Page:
Managing Your Life in a Multitasking World

Written by Rusty Wright

Stop-Multitasking_290x220I still can’t figure out how he did it.

A televised plate-spinning act captured my imagination. As I recall, the performer set up several upright sticks about six feet tall each. Atop each stick he spun a china dinner plate, creating a small forest of spinning plate trees. He then scrambled furiously to keep the plates spinning, lest one crash to the ground.

Sometimes my life feels like that plate spinner. Work, family, recreation and relationships can involve a blur of responsibilities that all need to be accomplished yesterday. Can you spell s-t-r-e-t-c-h-e-d? Maybe s-t-r-e-s-s-e-d?

Quiz: Have you ever…

  1. Talked business on your cellphone while pacing the sidelines watching your kid’s soccer or baseball game?
  2. Greeted your spouse or partner at the door after work and – to facilitate meaningful conversation – asked him/her to please follow you around the house as you hang your coat, put away your groceries, change clothes and check the mail?
  3. Stayed up late at home working on emails while finishing laundry and listening to Leno or Letterman as the rest of your household sleeps?
  4. Watched exercise infomercials featuring sculptured bodies promising “real results for real people” and wondered if M&Ms and potato chips were part of the program?
  5. Rushed home from work to catch the basketball game on TV while … oops, that reminds me. I’ll be back soon….

OK, I’m back. My team won a squeaker.

If you can answer “yes” to some of these questions, chances are your life could use some balance. Not a 50-50 balance, necessarily, but something practical and appropriate. Humans have physical, psychological, social, and spiritual facets in personal and work life. Books, courses and coaches exist to assist your life management. Consider a few tips to help you keep your plates spinning while remaining sane.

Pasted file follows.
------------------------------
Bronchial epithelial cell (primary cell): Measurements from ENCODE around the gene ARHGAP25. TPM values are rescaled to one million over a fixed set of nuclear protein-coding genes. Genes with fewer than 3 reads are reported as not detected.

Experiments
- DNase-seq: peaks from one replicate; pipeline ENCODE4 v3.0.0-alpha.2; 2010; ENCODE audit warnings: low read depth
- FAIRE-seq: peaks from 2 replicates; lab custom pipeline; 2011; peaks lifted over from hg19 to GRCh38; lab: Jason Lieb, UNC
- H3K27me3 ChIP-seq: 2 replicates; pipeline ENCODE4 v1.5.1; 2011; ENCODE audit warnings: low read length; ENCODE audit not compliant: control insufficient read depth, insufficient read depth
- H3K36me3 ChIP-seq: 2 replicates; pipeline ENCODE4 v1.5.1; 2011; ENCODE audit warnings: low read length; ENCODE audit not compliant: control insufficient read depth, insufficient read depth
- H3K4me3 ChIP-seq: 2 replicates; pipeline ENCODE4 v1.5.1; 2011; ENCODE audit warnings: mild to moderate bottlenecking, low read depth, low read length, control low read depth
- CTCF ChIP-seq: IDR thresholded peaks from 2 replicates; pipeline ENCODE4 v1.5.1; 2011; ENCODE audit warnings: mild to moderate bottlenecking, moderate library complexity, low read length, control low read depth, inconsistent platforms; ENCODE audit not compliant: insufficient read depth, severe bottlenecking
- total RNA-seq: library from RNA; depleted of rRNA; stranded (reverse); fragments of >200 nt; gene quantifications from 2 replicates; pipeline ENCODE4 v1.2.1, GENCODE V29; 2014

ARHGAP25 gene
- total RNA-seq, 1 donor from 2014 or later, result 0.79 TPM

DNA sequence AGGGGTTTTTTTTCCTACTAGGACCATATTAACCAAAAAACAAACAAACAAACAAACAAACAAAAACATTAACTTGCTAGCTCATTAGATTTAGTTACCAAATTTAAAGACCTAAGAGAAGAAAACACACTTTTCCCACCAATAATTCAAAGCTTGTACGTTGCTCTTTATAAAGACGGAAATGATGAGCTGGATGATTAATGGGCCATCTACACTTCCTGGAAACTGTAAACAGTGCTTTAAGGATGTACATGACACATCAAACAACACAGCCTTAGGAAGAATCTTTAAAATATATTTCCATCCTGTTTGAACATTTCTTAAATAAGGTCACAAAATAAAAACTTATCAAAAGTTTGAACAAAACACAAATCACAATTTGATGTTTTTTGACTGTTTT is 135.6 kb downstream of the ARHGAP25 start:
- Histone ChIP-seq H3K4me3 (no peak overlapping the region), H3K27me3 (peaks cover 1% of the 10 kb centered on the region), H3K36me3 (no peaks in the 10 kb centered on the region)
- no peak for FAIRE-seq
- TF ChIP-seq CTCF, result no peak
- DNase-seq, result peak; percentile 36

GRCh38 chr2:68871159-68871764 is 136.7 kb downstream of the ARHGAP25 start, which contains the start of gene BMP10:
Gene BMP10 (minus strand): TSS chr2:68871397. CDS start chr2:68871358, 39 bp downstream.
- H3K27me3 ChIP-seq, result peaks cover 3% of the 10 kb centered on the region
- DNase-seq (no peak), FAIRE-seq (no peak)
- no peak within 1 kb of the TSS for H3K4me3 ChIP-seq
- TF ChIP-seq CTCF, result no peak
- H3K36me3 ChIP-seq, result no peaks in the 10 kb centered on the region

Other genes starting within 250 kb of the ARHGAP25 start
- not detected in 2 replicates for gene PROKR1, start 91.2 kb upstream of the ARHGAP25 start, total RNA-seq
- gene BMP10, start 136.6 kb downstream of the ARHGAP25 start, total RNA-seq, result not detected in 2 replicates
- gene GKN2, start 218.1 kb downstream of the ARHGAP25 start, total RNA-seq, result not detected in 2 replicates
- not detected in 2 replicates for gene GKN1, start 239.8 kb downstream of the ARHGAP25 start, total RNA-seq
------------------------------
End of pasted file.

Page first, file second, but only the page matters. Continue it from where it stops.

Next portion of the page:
• Physical life
    Food, exercise and sleep can affect your health, work and relationships. My taste buds love meat, sweets and fat while my conscience and waistline favor fish, fowl and veggies. Find a diet you can trust and follow it. Regular exercise can keep your blood flowing, the pounds at bay, your mind clear and your spirits bright. Choose early rising more often than late bedtime to get a jump on the day.
  • Psychological life
    This involves your intellect, emotions and will. Might a course help improve your intellectual skills? Read a newspaper or online news source to better understand your world. Investigate perspectives different from yours. Conservatives, take a liberal to lunch. Liberals, reciprocate and enjoy. One of the best decisions I ever made – besides marrying Meg – was returning to graduate school mid career. It sharpened my mind and honed my communication abilities.If managing your emotions is difficult, maybe a qualified counselor could help. Life is a series of choices. Make wise ones based on sound knowledge and awareness of how your feelings influence you.
  • Social life
    If you’re single, do you spend weekend evenings alone watching Frasier, Friends or Cheersreruns? How about trying hiking, bowling or attending a concert with friends? Does overwork have your marriage in a rut? Try a weekly “date night.”One husband shared the secret of his lasting marriage. “It’s really very simple,” he explained. “We take time two evenings a week to eat at a lovely restaurant. A nice dinner; some candlelight; soft music; a leisurely walk home. She goes Tuesdays; I go Fridays.”Seriously, time away together can do wonders. Perhaps work on service projects together or make friends with other couples.